Day 6 - Bay of Islands back to Auckland
We always like to break up our North Island trip with a night in the City of Sails instead of trying to do the big drive down to Rotorua in one day, you’re on holiday right, so take your time! A couple of our favourite stops on the road to Auckland are Kawakawa and the Kawiti Glowworm Caves. Kawakawa is home to the work of famous Austrian artist and architect Friedensreich Hundertwasser, his piece de resistance is the Hundertwasser Toilets here in Kawakawa. We’re serous, Google them and see for yourself, this will be the most interesting trip to the toilet you’ll have in ages! Just off the main road after Kawakawa are the Kawiti Glow worm caves, a privately owned and family run glowworm cave. You’re guided by descendents of Hineamaru, the chief of the Ngati Hine tribe who discovered the caves in the 17th century. We really love the relaxed family feel to the caves, it’s the perfect stop for an hour before you continue on your journey. Stop in the Whangarei Basin for lunch and if it’s not Sunday, check out the Whangarei Native Bird Recovery Centre, a community run conservation project where you can talk to the volunteers and get close to a real kiwi. It’s a little over 2 hours to Auckland from Whangarei, plan your arrival time to miss the famous Auckland traffic! Back in Auckland, we love staying right in the heart of it all, like the Sebel Suites in the viaduct!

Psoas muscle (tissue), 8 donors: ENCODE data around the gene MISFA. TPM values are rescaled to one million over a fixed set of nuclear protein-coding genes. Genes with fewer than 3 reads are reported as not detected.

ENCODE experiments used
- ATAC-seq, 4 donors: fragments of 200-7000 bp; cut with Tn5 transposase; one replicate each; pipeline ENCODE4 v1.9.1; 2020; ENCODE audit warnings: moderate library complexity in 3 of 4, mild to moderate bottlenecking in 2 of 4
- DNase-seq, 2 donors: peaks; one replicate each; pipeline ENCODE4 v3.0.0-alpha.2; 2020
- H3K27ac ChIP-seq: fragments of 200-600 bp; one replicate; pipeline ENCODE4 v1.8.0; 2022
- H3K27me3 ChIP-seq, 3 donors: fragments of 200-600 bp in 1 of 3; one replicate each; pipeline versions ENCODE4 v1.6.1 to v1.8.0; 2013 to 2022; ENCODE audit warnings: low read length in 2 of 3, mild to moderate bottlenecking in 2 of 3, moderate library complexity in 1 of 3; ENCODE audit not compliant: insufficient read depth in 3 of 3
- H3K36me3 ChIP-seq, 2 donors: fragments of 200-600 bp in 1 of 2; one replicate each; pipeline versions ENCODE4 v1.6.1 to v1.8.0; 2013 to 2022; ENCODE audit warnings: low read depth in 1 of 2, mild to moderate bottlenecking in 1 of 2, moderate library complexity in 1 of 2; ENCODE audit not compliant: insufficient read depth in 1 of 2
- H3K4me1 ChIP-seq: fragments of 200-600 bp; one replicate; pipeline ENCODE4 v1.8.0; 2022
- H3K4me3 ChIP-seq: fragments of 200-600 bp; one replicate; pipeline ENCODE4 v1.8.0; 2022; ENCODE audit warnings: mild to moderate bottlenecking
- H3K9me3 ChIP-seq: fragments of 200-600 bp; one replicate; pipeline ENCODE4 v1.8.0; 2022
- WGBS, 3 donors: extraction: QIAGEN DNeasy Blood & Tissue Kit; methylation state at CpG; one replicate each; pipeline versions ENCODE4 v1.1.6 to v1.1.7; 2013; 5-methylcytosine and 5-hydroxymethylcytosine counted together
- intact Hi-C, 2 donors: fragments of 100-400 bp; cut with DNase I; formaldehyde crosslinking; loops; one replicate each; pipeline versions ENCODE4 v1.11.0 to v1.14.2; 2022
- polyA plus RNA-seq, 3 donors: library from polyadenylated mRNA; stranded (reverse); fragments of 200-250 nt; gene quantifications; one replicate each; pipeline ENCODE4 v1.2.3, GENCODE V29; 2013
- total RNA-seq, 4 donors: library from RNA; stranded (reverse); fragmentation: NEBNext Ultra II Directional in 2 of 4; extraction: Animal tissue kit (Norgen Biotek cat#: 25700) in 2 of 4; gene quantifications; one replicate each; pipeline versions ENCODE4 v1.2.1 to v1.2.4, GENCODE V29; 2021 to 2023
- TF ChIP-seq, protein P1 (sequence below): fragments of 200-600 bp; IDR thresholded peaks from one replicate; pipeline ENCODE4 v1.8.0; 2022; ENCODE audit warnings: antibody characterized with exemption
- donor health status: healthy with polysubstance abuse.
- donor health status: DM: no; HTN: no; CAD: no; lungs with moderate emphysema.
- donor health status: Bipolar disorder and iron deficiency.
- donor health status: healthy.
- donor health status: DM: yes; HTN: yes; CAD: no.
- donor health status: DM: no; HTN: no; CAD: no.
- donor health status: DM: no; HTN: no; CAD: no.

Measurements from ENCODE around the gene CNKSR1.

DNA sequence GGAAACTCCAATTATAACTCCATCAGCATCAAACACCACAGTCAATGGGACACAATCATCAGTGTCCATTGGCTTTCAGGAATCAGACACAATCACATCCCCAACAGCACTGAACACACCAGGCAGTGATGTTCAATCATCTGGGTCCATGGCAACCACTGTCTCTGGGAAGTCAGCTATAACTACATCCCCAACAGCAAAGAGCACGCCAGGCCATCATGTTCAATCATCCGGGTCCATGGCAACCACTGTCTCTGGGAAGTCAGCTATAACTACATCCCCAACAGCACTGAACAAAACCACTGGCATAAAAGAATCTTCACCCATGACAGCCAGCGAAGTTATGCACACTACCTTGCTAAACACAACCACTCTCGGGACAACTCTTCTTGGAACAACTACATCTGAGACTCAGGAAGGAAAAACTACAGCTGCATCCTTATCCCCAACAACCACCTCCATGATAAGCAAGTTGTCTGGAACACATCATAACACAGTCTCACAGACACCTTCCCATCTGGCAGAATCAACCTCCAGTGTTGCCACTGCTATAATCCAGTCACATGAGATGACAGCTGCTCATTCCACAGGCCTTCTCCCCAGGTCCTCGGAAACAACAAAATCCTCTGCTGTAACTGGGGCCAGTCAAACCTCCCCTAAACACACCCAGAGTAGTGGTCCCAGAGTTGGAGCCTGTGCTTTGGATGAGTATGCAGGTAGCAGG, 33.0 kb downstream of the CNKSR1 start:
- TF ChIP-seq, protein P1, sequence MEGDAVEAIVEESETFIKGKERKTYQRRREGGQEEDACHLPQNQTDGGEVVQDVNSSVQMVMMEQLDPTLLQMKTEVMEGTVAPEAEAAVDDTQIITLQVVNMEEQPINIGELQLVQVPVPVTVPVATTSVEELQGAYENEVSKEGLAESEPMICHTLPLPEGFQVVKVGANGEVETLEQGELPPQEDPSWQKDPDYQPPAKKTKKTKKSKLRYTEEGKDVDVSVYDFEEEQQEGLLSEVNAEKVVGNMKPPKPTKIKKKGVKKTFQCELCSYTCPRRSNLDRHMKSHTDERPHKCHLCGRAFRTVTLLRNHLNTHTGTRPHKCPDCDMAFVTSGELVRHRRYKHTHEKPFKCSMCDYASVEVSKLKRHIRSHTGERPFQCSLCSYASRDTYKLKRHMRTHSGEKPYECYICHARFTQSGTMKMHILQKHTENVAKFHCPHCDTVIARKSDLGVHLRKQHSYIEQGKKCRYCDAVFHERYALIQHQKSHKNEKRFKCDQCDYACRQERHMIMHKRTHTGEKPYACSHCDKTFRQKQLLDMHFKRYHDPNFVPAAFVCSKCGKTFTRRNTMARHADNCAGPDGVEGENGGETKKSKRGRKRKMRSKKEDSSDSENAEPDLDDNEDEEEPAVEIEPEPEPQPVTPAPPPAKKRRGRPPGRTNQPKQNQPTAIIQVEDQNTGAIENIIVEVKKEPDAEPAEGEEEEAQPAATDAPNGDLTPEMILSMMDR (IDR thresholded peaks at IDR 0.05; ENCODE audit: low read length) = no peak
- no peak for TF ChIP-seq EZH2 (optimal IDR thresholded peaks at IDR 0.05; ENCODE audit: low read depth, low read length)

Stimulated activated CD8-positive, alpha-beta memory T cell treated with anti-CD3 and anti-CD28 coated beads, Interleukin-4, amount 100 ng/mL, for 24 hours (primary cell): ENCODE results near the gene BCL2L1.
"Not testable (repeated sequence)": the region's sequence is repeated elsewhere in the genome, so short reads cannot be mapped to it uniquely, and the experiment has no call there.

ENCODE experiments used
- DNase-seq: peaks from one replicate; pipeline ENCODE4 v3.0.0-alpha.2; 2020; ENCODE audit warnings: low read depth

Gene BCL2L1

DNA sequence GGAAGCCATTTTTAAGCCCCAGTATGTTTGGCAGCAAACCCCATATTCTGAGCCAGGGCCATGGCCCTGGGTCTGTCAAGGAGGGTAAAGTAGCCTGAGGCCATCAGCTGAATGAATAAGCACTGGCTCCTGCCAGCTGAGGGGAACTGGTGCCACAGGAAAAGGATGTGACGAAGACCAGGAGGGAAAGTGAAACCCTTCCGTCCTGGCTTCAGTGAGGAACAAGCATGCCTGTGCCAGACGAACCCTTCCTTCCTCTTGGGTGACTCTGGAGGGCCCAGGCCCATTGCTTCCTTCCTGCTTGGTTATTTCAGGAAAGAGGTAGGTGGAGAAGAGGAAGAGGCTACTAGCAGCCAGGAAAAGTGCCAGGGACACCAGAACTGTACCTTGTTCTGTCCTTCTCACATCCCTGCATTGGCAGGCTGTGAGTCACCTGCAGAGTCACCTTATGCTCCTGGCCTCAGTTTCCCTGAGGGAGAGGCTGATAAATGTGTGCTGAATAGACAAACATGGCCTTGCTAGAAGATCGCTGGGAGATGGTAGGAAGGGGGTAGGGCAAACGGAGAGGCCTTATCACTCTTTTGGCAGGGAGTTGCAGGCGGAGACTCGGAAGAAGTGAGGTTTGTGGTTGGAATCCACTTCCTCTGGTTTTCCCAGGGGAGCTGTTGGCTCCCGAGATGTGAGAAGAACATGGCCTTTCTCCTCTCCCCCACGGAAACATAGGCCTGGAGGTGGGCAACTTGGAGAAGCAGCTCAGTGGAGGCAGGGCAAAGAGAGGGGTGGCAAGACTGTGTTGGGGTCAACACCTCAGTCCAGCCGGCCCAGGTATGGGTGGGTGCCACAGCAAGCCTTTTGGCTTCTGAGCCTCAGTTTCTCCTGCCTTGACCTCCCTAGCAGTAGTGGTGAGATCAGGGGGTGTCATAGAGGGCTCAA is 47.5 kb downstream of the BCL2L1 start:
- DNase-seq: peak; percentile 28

Day 7 - Auckland - Karangahake Gorge, Te Puke, Lake Rotoiti, Rotorua